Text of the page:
Irritable bowel syndrome (IBS) is a chronic gastrointestinal disorder that affects approximately 15 percent of American adults.1
IBS is more common among patients under the age of 45 than among older ones, and is twice as common among women as among men. Although the exact cause has not yet been pinpointed, symptoms often include abdominal cramping or pain, bloating, gassiness, and unstable bowel habits that vary between diarrhea and constipation.1
Because there is no precise cause, there is no treatment, per se. Instead, patients are advised to manage their symptoms through changes in diet to include more fiber and cut out potential trigger foods, such as those high in fat or carbohydrates. Probiotics may also help regulate the digestive system.1 IBS flare-ups may occur in response to stress, so mindful meditation or yoga may also be helpful.
However, you should not be surprised if some of your patients still have trouble with IBS from time to time, despite their best efforts to manage symptoms. What more can you do to help them manage their IBS, beyond just diet and stress management? Some interesting new research points toward a particular chemical plant compound called berberine, found in many popular herbal supplements, as having a possible key role in helping treat IBS symptoms of diarrhea.
What is berberine?
Berberine is a chemical compound found in several medicinal herbs, including goldthread (particularly within Chinese herbal medicine) and Oregon grape, which is more common in the US.2,4 It is thought to be effective against diabetes, as well as have anti-inflammatory properties.
Some studies have shown that 1500 mg of berberine, in three 500-mg doses can be as effective of 1500 mg of metformin, a standard pharmaceutical for treating Type II diabetes. It is thought to do this by reducing the production of glucose in the liver.3 Berberine may also be able to reduce high levels of low-density lipoproteins (LDLs), or “bad” cholesterol.2
Berberine uses for IBS
A 2015 article published in the journal Phytotherapy Research examined the effect of berberine on treating diarrhea symptoms of IBS by comparing its effectiveness to placebo treatment.4 A total of 132 patients with IBS-D (predominantly diarrhea symptoms) were randomized to receive either 200 mg berberine (70 patients) or 200 mg vitamin C as placebo (62 patients). All study subjects were given either the supplement or the placebo twice a day for eight weeks.4 Patients were then followed for an additional four weeks to determine the effect of the intervention on their IBS symptoms.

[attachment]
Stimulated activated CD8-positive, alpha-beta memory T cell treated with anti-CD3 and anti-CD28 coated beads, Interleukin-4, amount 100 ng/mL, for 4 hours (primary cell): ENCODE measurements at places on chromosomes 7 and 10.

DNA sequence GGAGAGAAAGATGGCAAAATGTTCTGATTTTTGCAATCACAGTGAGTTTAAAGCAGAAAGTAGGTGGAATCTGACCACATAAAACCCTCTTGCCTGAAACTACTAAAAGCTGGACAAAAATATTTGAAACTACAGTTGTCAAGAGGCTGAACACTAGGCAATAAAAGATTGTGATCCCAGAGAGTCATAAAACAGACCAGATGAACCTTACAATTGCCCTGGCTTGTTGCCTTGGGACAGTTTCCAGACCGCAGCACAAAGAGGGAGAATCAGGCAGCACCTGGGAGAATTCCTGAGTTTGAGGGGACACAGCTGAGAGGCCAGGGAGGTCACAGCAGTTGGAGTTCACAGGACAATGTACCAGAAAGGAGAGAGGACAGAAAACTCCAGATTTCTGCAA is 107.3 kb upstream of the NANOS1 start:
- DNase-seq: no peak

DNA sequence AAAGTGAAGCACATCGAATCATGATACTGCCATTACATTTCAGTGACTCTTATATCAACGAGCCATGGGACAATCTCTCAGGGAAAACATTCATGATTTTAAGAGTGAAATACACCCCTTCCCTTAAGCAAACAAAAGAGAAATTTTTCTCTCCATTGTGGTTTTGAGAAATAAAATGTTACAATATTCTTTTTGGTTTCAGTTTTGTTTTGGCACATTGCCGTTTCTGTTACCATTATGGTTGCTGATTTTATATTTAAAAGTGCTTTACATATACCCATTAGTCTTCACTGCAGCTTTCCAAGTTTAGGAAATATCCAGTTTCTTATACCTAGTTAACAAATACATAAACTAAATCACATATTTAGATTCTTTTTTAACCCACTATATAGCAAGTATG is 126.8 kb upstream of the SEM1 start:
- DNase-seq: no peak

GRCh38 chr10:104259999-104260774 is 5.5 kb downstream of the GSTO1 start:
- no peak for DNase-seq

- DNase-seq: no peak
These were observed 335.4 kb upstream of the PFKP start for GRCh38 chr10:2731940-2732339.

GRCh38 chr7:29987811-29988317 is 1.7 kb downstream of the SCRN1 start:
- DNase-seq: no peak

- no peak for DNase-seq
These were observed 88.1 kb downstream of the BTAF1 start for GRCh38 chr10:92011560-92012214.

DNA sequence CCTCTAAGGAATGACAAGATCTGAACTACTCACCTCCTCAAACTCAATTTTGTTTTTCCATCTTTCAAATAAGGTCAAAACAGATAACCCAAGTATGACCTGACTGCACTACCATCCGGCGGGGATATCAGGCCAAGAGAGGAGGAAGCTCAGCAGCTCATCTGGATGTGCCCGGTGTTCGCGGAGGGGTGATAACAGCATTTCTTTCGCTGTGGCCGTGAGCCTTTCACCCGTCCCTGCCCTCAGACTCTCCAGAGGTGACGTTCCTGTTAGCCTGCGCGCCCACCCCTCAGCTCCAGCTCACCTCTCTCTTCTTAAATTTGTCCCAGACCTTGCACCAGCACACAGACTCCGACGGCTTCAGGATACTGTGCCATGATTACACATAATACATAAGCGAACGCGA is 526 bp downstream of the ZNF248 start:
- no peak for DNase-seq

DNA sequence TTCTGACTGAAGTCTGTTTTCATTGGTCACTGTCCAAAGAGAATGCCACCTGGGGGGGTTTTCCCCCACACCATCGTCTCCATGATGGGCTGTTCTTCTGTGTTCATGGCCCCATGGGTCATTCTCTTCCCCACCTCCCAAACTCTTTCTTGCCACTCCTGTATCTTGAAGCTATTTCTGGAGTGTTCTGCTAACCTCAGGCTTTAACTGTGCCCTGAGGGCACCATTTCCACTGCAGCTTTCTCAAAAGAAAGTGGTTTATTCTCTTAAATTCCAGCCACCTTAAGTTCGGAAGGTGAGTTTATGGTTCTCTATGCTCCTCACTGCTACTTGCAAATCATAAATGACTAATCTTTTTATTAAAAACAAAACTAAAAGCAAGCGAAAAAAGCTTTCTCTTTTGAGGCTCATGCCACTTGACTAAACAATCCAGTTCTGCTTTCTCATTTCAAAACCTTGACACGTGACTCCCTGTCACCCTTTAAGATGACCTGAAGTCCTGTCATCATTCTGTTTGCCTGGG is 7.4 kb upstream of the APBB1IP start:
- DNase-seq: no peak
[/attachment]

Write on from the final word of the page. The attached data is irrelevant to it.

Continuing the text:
At the end of the initial eight weeks, both the berberine and placebo groups reported a reduction in symptoms, although the berberine group reported greater benefit. The berberine group also reported less diarrhea symptom frequency and urgency, starting at the fourth week.4
Although both groups reported a reduction in abdominal pain, the berberine group showed greater pain reduction starting at the third week and had reduced pain levels by 64 % by the eighth week, compared to only 29 percent for the placebo group.4 The researchers concluded: “Berberine hydrochloride, conveniently delivered, is well tolerated and reduces diarrhea frequency, abdominal pain frequency, and overall IBS-D symptoms score, as well as anxiety and depression scores.”
Your patients who are frustrated with their ongoing IBS flare-ups may be looking for other ways to manage their symptoms. Berberine may offer a way for them to manage some of these.
Irritable bowel syndrome FAQs. Accessed 2/23/2017.
Berberine: Uses, side effects, interactions and warnings. Accessed 2/23/2017.
Examine.com. Accessed 2/23/2017.
Chen C, Tao C, Liu Z, et al. A randomized clinical trial of berberine hydrochloride in patients with diarrhea-predominant irritable bowel syndrome. Phytother Res. 2015;29(11):1822–1827.